Association of Race With Mortality and Cardiovascular Events in US Veterans
Do African-Americans experience higher mortality than their white peers when they have similar access to health care?
The study evaluated all-cause mortality, incident coronary heart disease (CHD), and incident ischemic stroke using multivariable adjusted Cox models in a nationwide cohort of 547,441 African-American and 2,525,525 white patients with baseline estimated glomerular filtration rate (eGFR) ≥60 ml/min/1.73 m2 receiving care from the US Veterans Health Administration. Outcomes in African-American versus white individuals were compared using the National Health and Nutrition Examination Survey 1999-2004 (NHANES).
The baseline age was 59.9 ± 14.0 years, and 93.6% were men. African-Americans were more likely to be younger, female, service connected, hypertensive, diabetic, and to have human immunodeficiency virus/acquired immunodeficiency syndrome, and less likely to be married, and to have prevalent CHD and chronic lung disease. African-Americans also had more frequent health care encounters, higher systolic blood pressure and diastolic blood pressure, a lower per capita income, and were more likely to live in areas with high housing stress, lower education level, and persistent poverty. After multivariable adjustments in veterans, African-American race was associated with a 24% lower all-cause mortality and 37% lower incidence of CHD (p < 0.001 for each), but similar incidence of ischemic stroke (adjusted hazard ratio [aHR], 0.99; 95% confidence interval [CI], 0.97-1.01; p = 0.3). However, using the NHANES data, African-American race was associated with a 42% higher adjusted mortality among individuals with eGFR ≥60 ml/min/1.73 m2 (aHR, 1.42; 95% CI, 1.09-1.87).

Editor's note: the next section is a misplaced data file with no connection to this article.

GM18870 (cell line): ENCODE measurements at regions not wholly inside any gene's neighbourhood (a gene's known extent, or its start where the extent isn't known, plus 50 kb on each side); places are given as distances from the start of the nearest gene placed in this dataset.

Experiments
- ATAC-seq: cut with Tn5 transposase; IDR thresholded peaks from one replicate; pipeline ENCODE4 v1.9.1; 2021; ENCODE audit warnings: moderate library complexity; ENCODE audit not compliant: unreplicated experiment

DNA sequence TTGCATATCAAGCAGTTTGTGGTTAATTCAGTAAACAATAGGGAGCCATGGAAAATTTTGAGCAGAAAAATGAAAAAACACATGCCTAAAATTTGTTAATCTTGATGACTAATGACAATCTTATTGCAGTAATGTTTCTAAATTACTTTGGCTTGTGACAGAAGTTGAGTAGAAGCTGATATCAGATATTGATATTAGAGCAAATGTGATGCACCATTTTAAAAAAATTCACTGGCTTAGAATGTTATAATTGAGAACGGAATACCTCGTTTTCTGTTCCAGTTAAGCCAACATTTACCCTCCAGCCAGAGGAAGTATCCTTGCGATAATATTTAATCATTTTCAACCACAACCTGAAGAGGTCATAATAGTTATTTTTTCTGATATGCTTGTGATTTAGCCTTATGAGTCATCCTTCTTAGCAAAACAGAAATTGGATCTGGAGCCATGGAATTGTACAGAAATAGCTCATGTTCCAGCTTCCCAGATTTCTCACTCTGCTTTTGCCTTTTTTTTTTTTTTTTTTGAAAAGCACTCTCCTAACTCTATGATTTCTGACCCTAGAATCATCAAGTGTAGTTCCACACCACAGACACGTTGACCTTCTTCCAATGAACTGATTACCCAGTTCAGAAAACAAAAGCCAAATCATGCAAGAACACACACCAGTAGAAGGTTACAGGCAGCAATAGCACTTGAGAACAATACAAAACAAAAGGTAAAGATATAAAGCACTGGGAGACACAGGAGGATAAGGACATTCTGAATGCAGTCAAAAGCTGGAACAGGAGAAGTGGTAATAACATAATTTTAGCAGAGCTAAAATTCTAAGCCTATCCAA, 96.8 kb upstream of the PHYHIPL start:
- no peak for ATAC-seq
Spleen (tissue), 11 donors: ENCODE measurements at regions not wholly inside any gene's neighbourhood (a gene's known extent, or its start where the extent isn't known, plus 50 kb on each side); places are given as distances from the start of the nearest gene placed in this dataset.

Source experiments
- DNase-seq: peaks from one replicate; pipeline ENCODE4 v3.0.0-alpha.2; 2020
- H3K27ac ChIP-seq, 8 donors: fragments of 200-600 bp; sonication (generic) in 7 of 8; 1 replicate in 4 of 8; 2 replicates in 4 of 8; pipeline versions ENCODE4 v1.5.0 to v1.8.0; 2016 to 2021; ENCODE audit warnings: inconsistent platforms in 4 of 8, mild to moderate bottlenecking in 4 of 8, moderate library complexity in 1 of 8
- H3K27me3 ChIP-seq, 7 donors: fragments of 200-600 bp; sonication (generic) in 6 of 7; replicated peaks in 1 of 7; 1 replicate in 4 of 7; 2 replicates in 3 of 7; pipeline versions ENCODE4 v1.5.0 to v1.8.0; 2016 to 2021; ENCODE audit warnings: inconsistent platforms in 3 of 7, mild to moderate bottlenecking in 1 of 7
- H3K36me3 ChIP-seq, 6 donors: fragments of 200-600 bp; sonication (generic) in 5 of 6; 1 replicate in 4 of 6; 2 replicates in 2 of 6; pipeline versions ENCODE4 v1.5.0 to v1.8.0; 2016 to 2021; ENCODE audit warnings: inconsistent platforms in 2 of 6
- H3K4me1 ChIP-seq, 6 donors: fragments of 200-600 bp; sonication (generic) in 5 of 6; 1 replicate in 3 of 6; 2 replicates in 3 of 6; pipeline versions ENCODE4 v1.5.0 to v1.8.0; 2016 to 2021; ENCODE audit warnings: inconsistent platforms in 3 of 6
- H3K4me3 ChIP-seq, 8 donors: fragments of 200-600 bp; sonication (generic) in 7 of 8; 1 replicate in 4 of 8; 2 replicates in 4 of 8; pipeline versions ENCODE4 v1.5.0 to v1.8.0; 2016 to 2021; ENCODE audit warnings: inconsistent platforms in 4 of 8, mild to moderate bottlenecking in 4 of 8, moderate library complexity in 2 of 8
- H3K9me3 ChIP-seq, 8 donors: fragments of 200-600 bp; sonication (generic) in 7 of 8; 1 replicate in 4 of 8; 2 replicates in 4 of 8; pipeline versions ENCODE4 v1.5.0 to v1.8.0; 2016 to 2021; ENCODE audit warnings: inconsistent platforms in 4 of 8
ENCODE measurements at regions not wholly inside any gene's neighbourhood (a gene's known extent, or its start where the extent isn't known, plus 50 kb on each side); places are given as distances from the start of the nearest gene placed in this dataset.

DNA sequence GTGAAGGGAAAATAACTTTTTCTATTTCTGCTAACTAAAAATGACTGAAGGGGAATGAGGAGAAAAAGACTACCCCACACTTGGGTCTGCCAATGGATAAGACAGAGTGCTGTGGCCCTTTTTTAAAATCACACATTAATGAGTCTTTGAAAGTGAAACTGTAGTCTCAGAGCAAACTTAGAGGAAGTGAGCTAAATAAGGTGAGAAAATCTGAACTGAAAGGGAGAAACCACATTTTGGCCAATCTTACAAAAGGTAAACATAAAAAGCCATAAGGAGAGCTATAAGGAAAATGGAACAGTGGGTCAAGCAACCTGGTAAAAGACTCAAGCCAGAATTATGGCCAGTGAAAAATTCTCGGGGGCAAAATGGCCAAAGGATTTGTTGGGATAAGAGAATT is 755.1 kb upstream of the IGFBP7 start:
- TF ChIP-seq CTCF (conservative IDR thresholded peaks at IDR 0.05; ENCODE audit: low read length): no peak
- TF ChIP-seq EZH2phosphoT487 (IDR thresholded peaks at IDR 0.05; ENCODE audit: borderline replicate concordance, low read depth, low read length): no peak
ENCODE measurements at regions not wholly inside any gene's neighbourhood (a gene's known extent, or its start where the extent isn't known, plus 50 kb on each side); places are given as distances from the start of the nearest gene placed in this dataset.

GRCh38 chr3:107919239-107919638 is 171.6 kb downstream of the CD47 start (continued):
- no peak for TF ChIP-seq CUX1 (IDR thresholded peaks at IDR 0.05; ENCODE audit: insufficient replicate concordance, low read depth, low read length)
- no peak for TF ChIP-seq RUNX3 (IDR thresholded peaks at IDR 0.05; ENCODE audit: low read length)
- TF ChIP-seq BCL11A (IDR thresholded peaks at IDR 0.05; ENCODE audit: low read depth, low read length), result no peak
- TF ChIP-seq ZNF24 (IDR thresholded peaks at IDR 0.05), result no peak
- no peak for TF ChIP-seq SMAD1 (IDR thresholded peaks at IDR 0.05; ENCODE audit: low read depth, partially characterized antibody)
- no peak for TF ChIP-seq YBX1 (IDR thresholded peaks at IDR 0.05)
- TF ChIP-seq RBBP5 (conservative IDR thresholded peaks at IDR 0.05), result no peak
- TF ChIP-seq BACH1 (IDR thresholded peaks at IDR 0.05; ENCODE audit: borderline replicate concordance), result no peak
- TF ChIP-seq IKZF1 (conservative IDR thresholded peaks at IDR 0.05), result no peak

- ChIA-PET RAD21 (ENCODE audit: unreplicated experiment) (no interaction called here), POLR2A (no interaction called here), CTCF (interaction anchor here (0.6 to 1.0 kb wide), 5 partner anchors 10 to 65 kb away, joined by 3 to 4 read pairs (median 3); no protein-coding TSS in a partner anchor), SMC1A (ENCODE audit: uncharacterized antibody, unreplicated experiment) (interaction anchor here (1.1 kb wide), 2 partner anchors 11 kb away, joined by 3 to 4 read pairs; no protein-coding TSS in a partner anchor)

African-American veterans with normal eGFR have lower all-cause mortality and incidence of CHD, and similar incidence of ischemic stroke. These associations are in contrast with the higher mortality experienced by African-American individuals in the general US population.
The findings suggest it would be cost-effective to provide for an open access health care system in the United States, in which it would be less likely that institutional barriers or cost would disproportionately prevent African-Americans from obtaining health care. However, the pattern of health care provided during government service may have had a major influence on utilization and compliance with lifestyle and medical therapies in the retired veterans.
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